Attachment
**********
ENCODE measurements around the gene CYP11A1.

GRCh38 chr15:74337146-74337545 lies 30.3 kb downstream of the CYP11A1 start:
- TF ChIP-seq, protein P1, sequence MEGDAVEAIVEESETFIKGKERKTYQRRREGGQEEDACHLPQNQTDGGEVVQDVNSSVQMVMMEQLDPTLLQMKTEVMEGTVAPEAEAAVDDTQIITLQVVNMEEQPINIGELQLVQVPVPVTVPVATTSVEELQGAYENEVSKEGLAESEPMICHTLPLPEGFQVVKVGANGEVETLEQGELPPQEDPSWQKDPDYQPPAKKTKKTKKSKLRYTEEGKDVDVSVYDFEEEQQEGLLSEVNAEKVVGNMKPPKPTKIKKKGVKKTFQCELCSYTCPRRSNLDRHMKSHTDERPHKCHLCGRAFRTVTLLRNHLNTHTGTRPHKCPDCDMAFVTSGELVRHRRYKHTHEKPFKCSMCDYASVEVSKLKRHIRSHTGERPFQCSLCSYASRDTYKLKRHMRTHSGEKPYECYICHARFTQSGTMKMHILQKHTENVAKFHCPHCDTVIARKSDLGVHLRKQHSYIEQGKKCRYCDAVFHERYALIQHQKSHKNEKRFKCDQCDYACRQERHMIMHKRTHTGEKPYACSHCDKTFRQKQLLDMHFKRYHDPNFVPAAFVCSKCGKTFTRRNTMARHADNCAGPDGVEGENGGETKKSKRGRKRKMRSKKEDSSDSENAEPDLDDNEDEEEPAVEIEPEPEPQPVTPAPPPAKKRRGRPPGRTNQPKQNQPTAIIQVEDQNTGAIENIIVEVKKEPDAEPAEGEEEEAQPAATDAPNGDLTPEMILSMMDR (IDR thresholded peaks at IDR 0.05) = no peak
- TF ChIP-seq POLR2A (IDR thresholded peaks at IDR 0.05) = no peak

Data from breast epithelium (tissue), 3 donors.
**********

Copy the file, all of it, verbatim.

ENCODE measurements around the gene CYP11A1.

GRCh38 chr15:74337146-74337545 lies 30.3 kb downstream of the CYP11A1 start:
- TF ChIP-seq, protein P1, sequence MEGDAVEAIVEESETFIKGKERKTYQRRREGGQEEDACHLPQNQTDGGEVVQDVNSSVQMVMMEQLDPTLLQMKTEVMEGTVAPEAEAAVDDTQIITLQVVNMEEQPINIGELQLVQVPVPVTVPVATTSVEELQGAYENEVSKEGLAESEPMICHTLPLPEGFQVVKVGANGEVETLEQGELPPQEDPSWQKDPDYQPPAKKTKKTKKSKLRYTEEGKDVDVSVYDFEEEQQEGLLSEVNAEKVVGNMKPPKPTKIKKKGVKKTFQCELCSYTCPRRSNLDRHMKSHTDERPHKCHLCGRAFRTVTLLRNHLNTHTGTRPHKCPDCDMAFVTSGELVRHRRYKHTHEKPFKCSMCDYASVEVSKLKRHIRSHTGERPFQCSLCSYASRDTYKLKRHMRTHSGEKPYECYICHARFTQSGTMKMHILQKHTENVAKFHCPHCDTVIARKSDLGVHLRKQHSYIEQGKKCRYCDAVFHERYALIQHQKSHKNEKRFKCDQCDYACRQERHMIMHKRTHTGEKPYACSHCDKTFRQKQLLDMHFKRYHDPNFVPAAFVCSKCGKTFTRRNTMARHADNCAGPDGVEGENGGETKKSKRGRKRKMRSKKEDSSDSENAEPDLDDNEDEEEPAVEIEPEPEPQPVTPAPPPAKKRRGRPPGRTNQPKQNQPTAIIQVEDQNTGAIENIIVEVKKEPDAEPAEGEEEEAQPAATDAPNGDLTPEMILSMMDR (IDR thresholded peaks at IDR 0.05) = no peak
- TF ChIP-seq POLR2A (IDR thresholded peaks at IDR 0.05) = no peak

Data from breast epithelium (tissue), 3 donors.